Whenever I return to Chile, I spend several days in Santiago—a city that I enjoy—for partly procedural reasons. One of those is dealing with my car which, of necessity, is parked at a friend’s weekend house in the coastal range village of Caleu, about 70 km north of the Chilean capital. There’s only one bus per day to Caleu, so getting there involves taking a bus to the town of Til-til and then contacting my friend’s caretaker, who descends from the mountain with my car. I then drive him back to Caleu and return to Santiago.
That’s what happened last Sunday, and I planned to take the car to my mechanic on Monday for a quick checkup before heading south toward the Los Lagos region and Patagonia, with a stopover in the Colchagua wine country. I also planned to renew my permiso de circulación, the car’s annual license fee, in Santiago, and then spend the rest of the day enjoying the city I described in my recent National Geographic Traveler article.
There was a glitch, however. The drive down the mountain from Caleu and on Ruta 5, the freeway to Santiago, was uneventful. But when I turned off the highway into the denser downtown traffic, I erred by turning left onto a busy arterial and, suddenly, a small speeding car clipped my right front fender. Both of us spun around but, fortunately, no other vehicles became involved and nobody was hurt.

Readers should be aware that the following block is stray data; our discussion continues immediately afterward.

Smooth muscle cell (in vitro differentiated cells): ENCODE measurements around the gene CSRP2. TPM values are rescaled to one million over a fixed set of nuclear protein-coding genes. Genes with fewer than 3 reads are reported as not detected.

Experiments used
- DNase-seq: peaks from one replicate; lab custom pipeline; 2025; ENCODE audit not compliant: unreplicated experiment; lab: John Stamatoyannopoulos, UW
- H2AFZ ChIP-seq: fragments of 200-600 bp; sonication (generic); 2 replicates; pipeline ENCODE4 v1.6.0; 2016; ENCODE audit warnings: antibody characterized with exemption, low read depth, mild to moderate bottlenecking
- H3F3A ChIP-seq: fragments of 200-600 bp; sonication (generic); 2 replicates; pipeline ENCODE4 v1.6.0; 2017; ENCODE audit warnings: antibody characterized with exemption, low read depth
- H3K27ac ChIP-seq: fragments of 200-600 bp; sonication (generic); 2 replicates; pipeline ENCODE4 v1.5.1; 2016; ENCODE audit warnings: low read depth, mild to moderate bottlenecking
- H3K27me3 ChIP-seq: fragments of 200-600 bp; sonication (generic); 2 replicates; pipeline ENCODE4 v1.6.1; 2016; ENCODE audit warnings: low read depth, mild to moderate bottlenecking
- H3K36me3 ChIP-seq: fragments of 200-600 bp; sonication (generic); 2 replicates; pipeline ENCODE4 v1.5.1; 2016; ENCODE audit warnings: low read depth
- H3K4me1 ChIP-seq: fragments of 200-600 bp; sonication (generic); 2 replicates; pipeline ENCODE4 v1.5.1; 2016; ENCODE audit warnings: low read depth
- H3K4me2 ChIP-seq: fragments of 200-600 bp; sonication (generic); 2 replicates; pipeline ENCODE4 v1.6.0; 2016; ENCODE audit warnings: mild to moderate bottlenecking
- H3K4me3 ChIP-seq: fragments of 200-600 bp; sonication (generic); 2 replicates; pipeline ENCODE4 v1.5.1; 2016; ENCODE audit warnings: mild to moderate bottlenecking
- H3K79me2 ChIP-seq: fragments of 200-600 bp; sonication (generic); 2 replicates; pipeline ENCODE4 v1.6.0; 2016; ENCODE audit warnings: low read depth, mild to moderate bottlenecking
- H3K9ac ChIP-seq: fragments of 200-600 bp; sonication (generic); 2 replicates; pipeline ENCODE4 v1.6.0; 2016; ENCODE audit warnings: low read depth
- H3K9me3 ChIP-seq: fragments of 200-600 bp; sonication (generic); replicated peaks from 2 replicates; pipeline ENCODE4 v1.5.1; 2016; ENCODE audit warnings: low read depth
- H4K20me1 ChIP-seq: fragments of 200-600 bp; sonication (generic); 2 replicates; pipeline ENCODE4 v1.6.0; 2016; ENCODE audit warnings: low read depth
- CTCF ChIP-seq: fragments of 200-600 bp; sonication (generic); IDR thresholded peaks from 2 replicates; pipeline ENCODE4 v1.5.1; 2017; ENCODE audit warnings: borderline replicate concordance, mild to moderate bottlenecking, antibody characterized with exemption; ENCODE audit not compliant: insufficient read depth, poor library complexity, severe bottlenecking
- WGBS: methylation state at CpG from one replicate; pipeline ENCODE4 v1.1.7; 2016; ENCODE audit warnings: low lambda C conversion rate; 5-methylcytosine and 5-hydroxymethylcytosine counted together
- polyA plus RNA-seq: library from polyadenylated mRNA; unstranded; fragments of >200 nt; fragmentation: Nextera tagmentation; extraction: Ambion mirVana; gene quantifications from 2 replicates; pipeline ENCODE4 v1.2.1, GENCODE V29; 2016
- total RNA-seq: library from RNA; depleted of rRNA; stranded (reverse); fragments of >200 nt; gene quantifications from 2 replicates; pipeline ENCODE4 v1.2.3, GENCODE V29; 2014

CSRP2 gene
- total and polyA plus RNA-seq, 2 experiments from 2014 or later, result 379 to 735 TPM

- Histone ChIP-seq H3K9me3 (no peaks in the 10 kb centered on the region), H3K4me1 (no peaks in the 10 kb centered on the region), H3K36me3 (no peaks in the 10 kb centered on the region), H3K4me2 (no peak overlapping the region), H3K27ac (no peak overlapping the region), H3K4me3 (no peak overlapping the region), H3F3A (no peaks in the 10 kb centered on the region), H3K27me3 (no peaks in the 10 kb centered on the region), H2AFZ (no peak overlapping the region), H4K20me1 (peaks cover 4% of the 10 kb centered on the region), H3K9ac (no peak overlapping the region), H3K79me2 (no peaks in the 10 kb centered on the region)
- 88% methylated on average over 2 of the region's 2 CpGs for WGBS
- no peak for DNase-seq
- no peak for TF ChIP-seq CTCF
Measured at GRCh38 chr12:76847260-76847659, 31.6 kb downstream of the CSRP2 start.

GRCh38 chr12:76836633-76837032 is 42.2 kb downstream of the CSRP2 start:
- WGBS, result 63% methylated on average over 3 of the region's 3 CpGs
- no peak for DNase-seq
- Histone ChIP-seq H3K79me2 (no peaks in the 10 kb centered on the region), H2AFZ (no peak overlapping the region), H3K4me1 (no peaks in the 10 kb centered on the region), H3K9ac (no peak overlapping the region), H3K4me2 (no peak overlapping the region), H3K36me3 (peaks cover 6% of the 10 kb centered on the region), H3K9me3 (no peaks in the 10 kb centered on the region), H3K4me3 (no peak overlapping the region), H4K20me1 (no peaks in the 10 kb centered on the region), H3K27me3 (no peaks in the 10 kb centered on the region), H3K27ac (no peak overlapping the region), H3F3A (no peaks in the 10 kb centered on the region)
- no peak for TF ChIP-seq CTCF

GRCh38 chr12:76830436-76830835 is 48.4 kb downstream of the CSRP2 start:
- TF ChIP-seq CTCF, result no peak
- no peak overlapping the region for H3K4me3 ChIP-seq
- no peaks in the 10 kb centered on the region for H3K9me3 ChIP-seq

The damage to my own car was minimal, while the damage to the smaller car was greater, but both remained functional. There followed a civil exchange of identity documents and insurance, and cell phone snaps of the vehicle damage. We each went on our ways in short order, with the assurance that we would contact our insurance companies. I then proceeded to collect my luggage at the Hotel Magnolia, where I’d stayed the previous three nights, and moved to a friend’s house in the outer borough of Renca.
The following morning, I dropped my friend off at her job and then drove to my mechanic’s garage, where they were unsure whether they could repair the damaged plastic bumper or would have to replace it (I’m old enough to remember when automobile bumpers were sturdy steel). I left the car and then proceeded downtown, where I first renewed the permiso de circulación at one of the many sidewalk tents the city sets up at this time of the year, and then continued to my insurers’ offices.
Fortunately, the offices were not yet busy—Chileans tend to be late risers—but there were glitches. I preferred to make the accident report face-to-face, but the office agent referred me to one of their onsite computers. Their website, though, wouldn’t accept my RUT tax ID because it was “corporate” rather than personal (as a non-resident foreigner, this had been my only option for purchasing a vehicle). That meant I had to make the report by telephone, on a line with substantial interference and, although I’m fluent in Spanish, it was not easy to understand the well-meaning young man at the other end.
In the end, though, I succeeded and, after a quick lunch, I took a cab back to my friend’s house for a nap because I hadn’t slept much the previous night (though it wasn’t because of worry about the accident). The next morning, I was pleased to learn that my mechanic had managed a capable repair of the damaged bumper, thus avoiding a more expensive replacement.
That also meant I’d be able to continue my excursion to the Colchagua valley wine district—arguably, the Napa of South America—as I had originally planned. There’ll be more about that stay, which began Wednesday at Hotel TerraViña in Santa Cruz, in the near future.